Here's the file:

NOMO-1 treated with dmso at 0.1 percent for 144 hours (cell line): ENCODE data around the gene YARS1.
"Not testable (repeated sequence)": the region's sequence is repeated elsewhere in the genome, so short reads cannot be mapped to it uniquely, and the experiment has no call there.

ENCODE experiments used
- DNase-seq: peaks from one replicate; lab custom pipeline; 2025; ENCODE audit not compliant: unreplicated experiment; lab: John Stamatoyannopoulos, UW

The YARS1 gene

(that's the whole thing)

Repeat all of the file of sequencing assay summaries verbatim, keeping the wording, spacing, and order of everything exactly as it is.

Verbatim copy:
NOMO-1 treated with dmso at 0.1 percent for 144 hours (cell line): ENCODE data around the gene YARS1.
"Not testable (repeated sequence)": the region's sequence is repeated elsewhere in the genome, so short reads cannot be mapped to it uniquely, and the experiment has no call there.

ENCODE experiments used
- DNase-seq: peaks from one replicate; lab custom pipeline; 2025; ENCODE audit not compliant: unreplicated experiment; lab: John Stamatoyannopoulos, UW

The YARS1 gene